Quantifying Quality: The Rise of HVAC Air Monitoring

HVAC Focus More on Outdoor Air QualityMonitoring air quality is rapidly shifting from the realm of mere research to more practical applications as HVAC companies look for ways to ensure that both indoor and outdoor air quality levels aren’t negatively impacted by a new installation or repair. This rising priority should come as no surprise: Medical News Today notes that air pollution is now a leading stroke risk factor, while ACHR News points out that a large-scale bi-partisan energy bill could have serious impacts on how HVAC units are installed and evaluated. Bottom line? It’s not just what’s inside a heating or cooling unit that counts. To stay ahead, companies need a way to effectively quantify HVAC air quality.

Indoor Issues

Managing indoor air quality is now the focus of startups like Airviz, a Carnegie Mellon University spinoff — its “Speck” device is designed to report the parts per million of certain 2.5-micron size particles which could pose a threat to human health. In a recent MIT Technology Review piece, for example, author Simson Garfinkel describes the Speck detecting a rise of PM2.5 particles in his home, such as those released by cooking oil, which are in turn linked to diseases like asthma, autism and even ADHD. In fact, the WHO says that four million deaths worldwide are caused by poor indoor air quality conditions; conditions that quickly reached worrisome levels when Garfinkel’s family was simply frying eggs.

While in most cases more serious health issues are linked to indoor cooking or heating fires with poor ventilation, the ability of modern medicine to uncover multi-layered risk factors makes indoor air quality (IAQ) a hot market for HVAC installers since commercial property owner want to know what (if anything) is putting residents and customers in danger — and it’s always easier to leverage an installed device than go after-market for a peripheral. Better yet? Air quality reports can both demonstrate HVAC system compliance and encourage brand loyalty if consumers consistently enjoy clean air.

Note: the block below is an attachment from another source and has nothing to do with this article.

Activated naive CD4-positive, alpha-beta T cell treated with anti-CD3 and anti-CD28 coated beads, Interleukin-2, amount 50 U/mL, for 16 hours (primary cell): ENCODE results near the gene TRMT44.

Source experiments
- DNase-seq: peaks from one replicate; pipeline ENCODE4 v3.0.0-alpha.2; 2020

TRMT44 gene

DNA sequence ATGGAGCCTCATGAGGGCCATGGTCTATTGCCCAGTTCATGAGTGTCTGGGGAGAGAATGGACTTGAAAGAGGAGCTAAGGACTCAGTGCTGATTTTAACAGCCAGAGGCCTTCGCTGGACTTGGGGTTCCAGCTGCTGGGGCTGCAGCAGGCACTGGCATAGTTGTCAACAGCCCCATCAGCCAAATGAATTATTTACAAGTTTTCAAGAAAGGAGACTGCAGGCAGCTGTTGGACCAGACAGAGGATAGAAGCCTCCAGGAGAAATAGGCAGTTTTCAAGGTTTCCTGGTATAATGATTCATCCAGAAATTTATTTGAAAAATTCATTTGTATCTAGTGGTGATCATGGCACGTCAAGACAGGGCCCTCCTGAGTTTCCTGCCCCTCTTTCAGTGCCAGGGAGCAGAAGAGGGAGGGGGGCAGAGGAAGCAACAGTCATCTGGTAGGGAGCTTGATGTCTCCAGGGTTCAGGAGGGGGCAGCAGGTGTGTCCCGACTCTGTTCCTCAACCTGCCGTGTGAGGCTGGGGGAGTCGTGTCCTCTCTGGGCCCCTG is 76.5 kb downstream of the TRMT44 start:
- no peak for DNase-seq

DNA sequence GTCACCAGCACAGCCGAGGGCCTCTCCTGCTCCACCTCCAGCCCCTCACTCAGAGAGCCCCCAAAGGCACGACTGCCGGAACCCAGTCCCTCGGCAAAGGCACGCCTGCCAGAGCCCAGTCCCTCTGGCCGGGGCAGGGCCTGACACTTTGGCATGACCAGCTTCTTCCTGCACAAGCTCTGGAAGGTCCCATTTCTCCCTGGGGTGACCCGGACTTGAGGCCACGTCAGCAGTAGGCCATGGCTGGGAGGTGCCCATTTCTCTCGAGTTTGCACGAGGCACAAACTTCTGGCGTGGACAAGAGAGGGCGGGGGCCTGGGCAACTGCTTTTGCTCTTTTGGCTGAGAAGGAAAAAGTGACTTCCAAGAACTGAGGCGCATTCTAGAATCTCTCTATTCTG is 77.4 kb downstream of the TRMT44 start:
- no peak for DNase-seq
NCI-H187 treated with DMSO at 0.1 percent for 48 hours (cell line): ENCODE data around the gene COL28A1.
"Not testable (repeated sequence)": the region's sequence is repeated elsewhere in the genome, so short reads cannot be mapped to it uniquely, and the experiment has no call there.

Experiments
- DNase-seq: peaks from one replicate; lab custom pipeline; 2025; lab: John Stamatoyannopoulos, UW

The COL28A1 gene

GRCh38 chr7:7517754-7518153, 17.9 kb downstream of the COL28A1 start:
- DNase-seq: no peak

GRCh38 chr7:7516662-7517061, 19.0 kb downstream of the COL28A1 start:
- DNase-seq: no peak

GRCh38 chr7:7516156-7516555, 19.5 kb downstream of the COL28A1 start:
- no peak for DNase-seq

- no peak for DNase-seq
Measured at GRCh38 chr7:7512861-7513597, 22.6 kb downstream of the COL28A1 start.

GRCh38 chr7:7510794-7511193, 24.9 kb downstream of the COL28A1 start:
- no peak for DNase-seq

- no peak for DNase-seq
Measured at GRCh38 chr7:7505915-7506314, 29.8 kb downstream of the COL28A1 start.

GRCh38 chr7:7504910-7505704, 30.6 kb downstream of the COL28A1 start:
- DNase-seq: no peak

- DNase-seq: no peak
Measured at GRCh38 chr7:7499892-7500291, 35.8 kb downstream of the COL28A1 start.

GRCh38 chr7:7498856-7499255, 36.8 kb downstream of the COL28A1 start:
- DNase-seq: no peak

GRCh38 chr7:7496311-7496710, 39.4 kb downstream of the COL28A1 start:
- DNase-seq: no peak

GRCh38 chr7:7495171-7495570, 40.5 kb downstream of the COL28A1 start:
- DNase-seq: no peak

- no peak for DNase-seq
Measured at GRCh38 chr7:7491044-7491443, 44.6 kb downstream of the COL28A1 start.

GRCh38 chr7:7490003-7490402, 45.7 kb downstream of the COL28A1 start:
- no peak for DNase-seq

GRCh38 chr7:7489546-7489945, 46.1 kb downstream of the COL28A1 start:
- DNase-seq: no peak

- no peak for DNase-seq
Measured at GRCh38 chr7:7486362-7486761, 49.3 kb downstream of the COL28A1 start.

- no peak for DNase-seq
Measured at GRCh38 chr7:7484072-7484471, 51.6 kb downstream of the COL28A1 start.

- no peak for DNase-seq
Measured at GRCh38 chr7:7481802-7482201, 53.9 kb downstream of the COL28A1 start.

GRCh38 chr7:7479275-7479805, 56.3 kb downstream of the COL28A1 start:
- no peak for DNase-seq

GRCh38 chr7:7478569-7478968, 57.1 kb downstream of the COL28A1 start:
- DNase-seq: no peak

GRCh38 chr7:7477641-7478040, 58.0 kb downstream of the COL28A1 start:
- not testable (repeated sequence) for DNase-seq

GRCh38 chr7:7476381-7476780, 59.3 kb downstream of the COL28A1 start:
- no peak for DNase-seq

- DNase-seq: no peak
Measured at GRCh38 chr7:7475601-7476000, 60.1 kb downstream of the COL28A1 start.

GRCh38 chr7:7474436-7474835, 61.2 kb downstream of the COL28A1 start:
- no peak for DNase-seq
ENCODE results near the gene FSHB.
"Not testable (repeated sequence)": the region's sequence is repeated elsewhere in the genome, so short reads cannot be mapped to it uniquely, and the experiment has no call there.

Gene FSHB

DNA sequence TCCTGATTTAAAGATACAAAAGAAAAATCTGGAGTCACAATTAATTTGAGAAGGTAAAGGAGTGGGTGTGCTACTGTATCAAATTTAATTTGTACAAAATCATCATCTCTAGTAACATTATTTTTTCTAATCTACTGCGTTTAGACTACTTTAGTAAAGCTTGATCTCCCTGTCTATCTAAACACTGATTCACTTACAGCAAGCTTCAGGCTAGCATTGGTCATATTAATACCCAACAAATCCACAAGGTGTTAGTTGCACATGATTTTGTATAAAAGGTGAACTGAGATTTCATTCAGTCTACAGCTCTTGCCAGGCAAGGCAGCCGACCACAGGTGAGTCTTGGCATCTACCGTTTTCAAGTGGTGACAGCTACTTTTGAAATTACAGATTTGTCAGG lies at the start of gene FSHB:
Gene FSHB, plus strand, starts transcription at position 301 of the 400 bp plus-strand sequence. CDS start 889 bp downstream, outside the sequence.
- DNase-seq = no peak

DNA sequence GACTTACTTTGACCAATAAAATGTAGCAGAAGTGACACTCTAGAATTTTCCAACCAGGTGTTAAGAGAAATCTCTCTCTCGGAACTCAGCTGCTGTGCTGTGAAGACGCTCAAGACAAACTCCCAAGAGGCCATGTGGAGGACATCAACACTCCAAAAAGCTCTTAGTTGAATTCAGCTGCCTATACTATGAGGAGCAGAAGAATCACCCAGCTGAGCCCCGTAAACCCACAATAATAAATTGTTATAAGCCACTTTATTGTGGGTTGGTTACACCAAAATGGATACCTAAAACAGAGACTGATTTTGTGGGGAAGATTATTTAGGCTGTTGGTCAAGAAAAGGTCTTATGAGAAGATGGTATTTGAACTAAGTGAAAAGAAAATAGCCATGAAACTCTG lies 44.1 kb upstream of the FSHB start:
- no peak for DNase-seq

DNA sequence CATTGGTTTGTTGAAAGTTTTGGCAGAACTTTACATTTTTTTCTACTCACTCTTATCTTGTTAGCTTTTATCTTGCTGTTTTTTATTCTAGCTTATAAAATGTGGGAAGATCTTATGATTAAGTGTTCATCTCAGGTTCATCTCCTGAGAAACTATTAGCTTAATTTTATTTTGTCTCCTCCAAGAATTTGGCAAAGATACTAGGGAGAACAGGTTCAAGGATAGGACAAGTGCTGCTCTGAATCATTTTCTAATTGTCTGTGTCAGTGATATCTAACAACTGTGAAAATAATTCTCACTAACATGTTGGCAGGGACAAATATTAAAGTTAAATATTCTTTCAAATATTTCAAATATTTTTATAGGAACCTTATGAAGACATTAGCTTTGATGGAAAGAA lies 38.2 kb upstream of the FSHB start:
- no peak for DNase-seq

Beyond The Door

But what about outside air quality? Beyond the immediate area, can HVAC providers really make an impact? The MIT piece notes that when the Speck was placed outside it often read a PM2.5 of less than 1 — in other words, perfectly safe. But when nearby wildfires blew smoke into the area the value quickly climbed to 10, indicating it was risky to stay outside for too long. And with companies like Airviz now using this outdoor data to create a map of air quality around the world it’s only a matter of time before public officials use this data to form outdoor activity recommendations.

What does this mean for HVAC companies? That along with reports of quality, it will also be possible to track down the sources of air pollution. In Garfinkel’s case the culprit was a forest fire; nearby construction work or a souped-up car exhaust might could just as easily cause the problem. But what if HVAC units are the guilty party? While consumers might be happy with better-than-average IAQ they’ll quickly change their tune if other property owners come knocking with proof that their heat pump or air conditioner is the cause of an outdoor air quality drop.

Ultimately, the rise of air-influenced diseases and maladies along with increasing consumer savvy means HVAC companies need to get on the air monitoring bandwagon sooner rather than later. Getting a baseline for IAQ and OAQ on all units makes it possible for businesses to get ahead the curve, both by offering peace of mind for businesses and taking a hard look at the environmental impact of existing units.

Next Steps:

One comment

  • Arthur wszellaki

    Recently installed air handling unit came with some kind of orifice in a small plastic bag. I know that it was not installed with the unit but discarded. What is it for.

    July 21, 2016

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